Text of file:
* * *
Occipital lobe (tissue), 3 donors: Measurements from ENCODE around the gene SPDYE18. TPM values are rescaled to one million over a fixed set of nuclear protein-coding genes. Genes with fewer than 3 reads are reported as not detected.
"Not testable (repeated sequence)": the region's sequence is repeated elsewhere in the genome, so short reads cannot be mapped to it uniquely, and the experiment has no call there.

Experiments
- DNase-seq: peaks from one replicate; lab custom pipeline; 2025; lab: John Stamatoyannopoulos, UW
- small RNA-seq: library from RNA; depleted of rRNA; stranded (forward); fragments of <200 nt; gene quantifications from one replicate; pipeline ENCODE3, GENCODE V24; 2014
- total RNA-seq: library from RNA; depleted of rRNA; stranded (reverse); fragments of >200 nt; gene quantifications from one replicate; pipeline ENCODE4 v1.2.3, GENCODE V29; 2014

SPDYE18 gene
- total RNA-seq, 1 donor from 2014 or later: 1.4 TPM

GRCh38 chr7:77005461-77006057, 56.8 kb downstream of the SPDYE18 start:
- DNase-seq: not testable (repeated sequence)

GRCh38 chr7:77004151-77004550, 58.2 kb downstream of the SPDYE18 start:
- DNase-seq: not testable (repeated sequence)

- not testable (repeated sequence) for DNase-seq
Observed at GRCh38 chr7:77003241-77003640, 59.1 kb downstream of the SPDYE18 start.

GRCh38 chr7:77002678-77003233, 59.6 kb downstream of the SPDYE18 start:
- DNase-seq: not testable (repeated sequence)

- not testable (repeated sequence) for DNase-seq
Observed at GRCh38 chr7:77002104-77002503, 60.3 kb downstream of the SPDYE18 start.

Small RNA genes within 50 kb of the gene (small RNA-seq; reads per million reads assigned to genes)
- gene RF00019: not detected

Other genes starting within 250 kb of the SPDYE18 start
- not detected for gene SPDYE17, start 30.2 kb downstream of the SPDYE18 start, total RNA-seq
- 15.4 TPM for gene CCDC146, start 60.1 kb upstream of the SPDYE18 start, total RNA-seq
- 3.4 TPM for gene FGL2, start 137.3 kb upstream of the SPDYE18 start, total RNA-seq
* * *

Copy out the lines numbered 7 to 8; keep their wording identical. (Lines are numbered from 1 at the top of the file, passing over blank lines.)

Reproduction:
SPDYE18 gene
- total RNA-seq, 1 donor from 2014 or later: 1.4 TPM